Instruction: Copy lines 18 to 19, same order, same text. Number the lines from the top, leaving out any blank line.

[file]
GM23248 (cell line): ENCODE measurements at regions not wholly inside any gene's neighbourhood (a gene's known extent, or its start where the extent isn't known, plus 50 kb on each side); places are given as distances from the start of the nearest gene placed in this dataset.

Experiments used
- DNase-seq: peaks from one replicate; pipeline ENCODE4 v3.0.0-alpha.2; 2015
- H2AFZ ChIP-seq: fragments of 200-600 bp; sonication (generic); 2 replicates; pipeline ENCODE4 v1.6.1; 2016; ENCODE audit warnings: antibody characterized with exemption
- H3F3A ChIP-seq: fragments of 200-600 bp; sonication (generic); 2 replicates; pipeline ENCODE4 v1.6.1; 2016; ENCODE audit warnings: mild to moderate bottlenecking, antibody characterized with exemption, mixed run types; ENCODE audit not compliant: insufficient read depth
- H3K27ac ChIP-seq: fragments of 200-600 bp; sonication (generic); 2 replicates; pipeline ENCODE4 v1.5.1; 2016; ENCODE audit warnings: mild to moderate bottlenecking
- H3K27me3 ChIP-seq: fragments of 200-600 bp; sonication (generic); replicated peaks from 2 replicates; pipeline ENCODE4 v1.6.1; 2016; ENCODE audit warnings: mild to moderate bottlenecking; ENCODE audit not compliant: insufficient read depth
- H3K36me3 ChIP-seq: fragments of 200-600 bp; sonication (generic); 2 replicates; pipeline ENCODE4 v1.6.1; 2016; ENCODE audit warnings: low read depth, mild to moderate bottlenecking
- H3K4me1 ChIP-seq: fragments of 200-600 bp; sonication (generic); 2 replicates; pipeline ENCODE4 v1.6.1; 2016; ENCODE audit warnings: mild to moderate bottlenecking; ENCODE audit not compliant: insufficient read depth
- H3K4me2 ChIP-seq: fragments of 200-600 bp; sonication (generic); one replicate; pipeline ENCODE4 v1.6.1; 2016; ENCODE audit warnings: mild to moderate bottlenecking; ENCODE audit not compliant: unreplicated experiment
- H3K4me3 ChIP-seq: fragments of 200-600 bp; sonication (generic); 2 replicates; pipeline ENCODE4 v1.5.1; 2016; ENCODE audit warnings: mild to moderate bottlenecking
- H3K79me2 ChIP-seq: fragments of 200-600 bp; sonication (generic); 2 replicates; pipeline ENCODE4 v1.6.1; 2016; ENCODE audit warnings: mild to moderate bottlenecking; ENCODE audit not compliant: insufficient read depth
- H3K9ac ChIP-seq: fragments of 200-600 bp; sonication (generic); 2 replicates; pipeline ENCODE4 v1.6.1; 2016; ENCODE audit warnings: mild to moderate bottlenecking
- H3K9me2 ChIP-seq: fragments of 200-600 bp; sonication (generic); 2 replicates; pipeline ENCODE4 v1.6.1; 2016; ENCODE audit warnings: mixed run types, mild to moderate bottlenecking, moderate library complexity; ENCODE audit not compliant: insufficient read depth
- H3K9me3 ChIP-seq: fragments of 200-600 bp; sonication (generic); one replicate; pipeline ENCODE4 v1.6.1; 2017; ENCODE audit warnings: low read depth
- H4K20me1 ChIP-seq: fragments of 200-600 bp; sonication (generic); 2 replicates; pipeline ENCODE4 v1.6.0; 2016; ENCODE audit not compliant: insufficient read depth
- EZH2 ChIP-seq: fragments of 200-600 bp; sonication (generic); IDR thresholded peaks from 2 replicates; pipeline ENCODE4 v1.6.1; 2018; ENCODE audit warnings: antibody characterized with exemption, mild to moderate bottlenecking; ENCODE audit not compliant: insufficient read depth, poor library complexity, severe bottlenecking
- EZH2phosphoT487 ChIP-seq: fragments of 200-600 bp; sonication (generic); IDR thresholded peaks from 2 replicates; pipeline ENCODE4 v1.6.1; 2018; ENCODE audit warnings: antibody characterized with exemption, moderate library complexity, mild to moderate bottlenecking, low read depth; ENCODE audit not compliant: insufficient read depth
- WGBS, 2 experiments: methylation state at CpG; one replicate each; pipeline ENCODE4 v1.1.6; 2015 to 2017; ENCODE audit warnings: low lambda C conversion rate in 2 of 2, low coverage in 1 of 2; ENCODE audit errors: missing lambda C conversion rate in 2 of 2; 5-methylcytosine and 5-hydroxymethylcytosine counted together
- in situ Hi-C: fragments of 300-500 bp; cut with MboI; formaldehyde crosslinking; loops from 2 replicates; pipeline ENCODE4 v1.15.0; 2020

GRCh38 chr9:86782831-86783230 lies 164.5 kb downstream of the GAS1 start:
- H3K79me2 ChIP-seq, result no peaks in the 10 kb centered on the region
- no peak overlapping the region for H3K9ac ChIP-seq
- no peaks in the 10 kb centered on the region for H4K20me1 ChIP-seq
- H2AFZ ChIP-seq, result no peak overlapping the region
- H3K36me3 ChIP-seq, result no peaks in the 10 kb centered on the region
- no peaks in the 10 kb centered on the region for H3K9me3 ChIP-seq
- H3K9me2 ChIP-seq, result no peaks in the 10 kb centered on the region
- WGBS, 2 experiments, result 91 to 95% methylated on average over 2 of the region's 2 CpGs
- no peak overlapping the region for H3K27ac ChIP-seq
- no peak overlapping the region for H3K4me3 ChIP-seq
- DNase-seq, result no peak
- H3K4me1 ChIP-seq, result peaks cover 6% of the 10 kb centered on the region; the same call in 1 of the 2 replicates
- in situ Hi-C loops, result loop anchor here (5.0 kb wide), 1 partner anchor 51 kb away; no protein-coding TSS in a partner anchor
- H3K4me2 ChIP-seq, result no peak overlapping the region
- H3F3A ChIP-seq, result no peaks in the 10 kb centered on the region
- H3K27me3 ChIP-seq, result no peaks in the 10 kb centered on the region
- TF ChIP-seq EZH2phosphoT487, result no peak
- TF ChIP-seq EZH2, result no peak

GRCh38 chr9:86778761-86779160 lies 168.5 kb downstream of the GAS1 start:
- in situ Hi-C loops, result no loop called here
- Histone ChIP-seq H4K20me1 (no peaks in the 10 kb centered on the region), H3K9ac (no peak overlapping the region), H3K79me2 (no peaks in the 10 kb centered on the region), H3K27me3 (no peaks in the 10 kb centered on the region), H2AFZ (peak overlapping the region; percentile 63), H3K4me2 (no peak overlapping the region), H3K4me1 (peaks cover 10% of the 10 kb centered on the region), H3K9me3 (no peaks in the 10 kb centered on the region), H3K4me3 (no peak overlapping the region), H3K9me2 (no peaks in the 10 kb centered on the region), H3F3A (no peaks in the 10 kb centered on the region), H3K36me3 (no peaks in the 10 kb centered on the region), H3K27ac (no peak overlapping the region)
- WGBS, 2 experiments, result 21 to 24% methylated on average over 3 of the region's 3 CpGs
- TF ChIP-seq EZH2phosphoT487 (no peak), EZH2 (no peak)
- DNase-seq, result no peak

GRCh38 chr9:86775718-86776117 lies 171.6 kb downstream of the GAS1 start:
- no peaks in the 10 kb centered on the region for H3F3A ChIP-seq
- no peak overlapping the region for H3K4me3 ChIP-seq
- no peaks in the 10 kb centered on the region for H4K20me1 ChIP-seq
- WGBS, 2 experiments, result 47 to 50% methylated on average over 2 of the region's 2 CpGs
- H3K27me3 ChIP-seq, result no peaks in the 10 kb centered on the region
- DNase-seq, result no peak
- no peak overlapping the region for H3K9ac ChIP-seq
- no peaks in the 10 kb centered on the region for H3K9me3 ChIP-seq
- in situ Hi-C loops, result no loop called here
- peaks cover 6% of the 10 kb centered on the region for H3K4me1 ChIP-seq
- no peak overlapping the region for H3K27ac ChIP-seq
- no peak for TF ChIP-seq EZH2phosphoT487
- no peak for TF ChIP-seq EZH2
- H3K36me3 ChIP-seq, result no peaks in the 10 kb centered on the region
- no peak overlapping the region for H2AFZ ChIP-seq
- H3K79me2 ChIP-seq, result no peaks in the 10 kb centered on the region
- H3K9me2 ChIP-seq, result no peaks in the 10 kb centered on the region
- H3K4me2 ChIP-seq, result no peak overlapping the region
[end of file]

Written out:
- EZH2phosphoT487 ChIP-seq: fragments of 200-600 bp; sonication (generic); IDR thresholded peaks from 2 replicates; pipeline ENCODE4 v1.6.1; 2018; ENCODE audit warnings: antibody characterized with exemption, moderate library complexity, mild to moderate bottlenecking, low read depth; ENCODE audit not compliant: insufficient read depth
- WGBS, 2 experiments: methylation state at CpG; one replicate each; pipeline ENCODE4 v1.1.6; 2015 to 2017; ENCODE audit warnings: low lambda C conversion rate in 2 of 2, low coverage in 1 of 2; ENCODE audit errors: missing lambda C conversion rate in 2 of 2; 5-methylcytosine and 5-hydroxymethylcytosine counted together